HYPOXIA REDUCES THE POTENTIAL OF MUSCULAR ENDURANCE WORK
Matsuura, C., Gomes, P. S., Hayknowsky, M., & Bhambhani, Y. (2007). Cardiorespiratory responses to resistance exercise under hypoxia in healthy subjects. ACSM Annual Meeting New Orleans, Presentation Number, 921.
This study examined the effects of acute exposure to hypoxia on muscle endurance and cardiorespiratory responses to unilateral knee extensions at 50, 75, and 100% of 1 RM in healthy Ss (M = 14; F = 10) who participated in three test sessions, 48 hours apart. Sets of knee extensions were completed at 50, 75, or 100% 1 RM until volitional fatigue under normoxia and hypoxia. The protocol consisted of two minutes of baseline, five minutes of rest (in normoxic or hypoxic conditions), the knee-extension exercises, four minutes of recovery, five minutes of rest (normoxic or hypoxic conditions), the knee-extension exercises again, and four minutes of recovery. At 50% and 75% 1 RM, the knee extensions were performed dynamically at a controlled cadence of two seconds each at 100% of isometric contraction.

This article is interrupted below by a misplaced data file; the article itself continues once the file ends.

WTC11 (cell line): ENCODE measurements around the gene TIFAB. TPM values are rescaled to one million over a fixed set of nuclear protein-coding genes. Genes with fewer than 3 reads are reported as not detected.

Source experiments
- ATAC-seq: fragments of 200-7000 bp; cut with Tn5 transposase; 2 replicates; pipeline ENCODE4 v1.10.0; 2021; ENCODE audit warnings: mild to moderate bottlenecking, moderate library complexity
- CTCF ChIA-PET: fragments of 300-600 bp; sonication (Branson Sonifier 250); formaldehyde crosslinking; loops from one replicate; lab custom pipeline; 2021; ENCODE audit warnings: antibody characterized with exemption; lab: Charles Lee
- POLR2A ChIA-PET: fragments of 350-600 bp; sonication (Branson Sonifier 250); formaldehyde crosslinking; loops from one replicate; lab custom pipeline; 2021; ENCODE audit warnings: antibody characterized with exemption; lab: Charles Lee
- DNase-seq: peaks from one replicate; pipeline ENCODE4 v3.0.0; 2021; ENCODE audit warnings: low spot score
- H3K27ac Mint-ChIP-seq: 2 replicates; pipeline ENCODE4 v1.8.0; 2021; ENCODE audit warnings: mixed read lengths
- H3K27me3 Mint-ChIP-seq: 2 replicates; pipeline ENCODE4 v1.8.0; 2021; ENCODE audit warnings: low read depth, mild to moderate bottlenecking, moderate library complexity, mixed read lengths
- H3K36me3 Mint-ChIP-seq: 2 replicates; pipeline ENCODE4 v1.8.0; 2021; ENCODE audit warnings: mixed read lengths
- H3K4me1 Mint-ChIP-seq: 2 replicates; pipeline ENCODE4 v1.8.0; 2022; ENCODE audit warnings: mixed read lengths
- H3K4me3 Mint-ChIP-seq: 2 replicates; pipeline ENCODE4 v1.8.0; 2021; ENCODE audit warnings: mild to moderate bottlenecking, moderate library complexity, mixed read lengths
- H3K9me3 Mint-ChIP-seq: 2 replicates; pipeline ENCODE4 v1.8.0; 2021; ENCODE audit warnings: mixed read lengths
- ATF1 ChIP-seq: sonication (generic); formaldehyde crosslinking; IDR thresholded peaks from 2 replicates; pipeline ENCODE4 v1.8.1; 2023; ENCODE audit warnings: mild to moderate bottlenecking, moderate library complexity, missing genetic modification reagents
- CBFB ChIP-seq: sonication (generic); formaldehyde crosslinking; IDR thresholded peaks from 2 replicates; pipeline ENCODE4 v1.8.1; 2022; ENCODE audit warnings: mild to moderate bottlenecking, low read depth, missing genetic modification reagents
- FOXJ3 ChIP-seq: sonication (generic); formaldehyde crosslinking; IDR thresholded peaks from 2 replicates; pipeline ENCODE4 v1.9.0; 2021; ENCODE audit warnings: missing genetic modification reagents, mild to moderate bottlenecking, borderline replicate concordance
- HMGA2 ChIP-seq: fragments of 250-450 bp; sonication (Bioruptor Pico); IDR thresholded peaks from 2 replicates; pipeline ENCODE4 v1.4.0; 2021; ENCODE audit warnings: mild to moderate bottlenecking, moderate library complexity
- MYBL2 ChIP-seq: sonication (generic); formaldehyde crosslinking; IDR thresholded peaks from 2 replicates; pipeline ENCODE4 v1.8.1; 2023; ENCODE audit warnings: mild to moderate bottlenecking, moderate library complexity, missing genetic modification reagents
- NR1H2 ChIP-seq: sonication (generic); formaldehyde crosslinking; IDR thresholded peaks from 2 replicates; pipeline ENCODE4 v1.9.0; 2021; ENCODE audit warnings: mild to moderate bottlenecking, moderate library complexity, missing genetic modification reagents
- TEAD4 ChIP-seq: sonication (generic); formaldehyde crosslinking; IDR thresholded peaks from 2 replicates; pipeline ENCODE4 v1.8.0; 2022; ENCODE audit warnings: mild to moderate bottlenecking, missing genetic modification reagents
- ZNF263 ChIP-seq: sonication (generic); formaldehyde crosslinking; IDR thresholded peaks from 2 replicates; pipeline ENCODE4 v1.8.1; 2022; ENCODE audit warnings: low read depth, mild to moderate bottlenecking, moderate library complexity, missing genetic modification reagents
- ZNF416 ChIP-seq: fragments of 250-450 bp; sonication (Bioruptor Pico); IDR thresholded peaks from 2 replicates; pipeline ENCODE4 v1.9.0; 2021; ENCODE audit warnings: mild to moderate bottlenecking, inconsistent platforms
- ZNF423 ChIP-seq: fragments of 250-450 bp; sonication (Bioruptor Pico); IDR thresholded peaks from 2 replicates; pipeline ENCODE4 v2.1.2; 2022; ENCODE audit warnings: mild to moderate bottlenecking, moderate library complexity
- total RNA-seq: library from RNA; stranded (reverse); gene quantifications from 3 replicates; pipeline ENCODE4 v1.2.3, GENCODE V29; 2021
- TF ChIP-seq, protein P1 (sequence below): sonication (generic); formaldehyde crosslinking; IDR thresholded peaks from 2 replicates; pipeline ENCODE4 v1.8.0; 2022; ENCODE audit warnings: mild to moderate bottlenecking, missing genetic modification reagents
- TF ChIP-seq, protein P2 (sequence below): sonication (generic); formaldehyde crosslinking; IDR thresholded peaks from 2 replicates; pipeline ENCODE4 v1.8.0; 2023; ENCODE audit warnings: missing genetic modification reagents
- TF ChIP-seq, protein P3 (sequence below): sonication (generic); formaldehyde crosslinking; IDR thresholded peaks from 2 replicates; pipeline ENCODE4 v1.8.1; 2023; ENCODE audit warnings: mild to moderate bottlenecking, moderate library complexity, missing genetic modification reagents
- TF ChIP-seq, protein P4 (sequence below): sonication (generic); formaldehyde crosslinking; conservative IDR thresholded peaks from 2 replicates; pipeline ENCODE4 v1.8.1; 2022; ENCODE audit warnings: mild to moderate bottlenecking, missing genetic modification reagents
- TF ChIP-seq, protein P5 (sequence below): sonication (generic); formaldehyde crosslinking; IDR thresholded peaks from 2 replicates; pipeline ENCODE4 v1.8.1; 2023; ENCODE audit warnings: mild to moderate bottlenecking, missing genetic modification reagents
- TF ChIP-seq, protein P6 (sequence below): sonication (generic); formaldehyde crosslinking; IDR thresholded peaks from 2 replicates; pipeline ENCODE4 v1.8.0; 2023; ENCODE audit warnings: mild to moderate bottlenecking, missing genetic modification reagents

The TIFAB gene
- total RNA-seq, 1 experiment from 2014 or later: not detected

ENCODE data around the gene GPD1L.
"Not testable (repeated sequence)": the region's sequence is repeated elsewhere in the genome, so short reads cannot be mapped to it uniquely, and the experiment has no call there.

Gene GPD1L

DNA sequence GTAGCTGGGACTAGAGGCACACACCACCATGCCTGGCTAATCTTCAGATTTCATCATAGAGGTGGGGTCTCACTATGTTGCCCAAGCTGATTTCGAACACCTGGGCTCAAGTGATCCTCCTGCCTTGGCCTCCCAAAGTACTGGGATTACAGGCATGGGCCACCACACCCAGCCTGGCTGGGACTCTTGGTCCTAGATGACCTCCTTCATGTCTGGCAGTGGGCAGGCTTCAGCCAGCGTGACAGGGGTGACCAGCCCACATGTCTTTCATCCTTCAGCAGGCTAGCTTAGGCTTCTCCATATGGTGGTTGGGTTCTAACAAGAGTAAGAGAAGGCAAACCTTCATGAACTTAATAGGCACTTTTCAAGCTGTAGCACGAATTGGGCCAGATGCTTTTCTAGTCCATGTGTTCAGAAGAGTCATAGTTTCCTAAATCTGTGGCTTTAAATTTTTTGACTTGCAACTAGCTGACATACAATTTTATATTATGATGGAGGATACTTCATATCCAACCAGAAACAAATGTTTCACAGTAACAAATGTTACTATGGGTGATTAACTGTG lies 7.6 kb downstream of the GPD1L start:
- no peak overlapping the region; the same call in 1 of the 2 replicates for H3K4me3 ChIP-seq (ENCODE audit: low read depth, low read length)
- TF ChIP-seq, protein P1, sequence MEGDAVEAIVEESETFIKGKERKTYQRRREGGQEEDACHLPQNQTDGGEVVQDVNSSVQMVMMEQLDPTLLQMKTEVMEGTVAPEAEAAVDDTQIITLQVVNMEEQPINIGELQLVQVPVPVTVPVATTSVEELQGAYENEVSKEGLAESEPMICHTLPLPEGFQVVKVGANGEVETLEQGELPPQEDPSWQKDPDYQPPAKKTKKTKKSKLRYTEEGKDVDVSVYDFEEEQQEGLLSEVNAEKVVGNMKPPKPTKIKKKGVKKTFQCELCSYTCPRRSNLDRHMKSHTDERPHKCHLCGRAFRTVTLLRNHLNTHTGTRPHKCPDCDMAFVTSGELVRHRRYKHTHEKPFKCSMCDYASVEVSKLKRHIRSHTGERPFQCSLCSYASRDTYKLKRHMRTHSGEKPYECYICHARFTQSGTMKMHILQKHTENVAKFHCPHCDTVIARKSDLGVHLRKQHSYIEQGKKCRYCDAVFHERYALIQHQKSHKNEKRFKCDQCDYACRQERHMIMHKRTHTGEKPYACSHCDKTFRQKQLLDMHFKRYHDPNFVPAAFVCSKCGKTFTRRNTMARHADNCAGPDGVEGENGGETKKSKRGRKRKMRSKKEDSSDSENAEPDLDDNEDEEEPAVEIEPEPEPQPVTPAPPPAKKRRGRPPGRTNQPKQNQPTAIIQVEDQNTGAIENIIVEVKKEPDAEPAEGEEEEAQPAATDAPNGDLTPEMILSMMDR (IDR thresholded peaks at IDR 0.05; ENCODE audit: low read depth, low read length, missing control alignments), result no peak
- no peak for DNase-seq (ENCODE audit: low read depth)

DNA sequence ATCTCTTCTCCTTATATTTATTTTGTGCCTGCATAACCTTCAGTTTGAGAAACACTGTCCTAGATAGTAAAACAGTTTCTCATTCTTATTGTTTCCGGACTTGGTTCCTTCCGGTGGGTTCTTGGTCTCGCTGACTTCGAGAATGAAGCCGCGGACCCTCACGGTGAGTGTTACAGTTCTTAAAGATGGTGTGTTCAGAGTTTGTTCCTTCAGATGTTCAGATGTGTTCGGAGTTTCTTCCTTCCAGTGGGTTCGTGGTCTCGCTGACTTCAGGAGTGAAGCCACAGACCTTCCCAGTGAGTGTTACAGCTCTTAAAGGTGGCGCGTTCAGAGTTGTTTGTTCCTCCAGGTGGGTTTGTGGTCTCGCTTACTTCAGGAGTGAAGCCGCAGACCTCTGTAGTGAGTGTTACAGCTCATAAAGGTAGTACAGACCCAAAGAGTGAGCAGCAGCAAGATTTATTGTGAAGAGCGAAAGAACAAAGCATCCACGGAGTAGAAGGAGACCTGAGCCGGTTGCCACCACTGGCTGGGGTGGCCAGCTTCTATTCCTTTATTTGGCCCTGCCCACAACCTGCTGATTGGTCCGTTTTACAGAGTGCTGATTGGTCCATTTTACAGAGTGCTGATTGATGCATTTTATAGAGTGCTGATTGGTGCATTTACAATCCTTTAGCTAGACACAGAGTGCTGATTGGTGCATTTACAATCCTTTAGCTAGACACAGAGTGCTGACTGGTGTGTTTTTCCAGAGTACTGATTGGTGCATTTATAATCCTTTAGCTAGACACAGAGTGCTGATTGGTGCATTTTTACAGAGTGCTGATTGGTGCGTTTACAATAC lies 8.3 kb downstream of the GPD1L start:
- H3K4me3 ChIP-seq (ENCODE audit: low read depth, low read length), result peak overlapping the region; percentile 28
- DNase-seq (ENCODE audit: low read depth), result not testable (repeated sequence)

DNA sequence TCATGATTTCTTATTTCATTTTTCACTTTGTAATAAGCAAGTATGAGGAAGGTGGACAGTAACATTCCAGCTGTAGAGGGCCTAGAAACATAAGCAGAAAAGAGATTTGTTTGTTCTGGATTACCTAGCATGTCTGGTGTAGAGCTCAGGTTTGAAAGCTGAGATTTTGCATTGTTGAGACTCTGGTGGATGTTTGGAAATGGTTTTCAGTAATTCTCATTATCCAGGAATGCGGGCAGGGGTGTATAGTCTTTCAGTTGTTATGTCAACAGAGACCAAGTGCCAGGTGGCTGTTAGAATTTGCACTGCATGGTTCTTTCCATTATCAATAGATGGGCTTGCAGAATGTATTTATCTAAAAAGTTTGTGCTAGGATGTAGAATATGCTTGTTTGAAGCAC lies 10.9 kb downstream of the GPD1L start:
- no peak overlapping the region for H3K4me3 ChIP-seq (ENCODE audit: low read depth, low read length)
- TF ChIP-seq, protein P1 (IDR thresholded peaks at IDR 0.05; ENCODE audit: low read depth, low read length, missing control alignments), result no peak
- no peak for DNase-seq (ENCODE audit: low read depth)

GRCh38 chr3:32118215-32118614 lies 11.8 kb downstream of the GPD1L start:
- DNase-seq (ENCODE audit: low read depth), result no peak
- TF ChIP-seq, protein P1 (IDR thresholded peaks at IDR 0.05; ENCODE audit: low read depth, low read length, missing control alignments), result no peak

The duration of knee extensions was significantly longer under normoxia that hypoxia. Endurance time was significantly higher in females when compared to males. There was a lower relative increase in VO2, heart rate, and cardiac output, and a higher increase in ventilation during normoxia than hypoxia. Stroke volume decreased during the exercises similarly in both conditions but was different between genders (males decreased more than females).
Implication. Hypoxia significantly decreased endurance time during knee-extension exercises and increased the metabolic and cardiovascular responses in healthy males and females. This reduction occurred despite the fact that the aerobic contribution during the contractions increased significantly.
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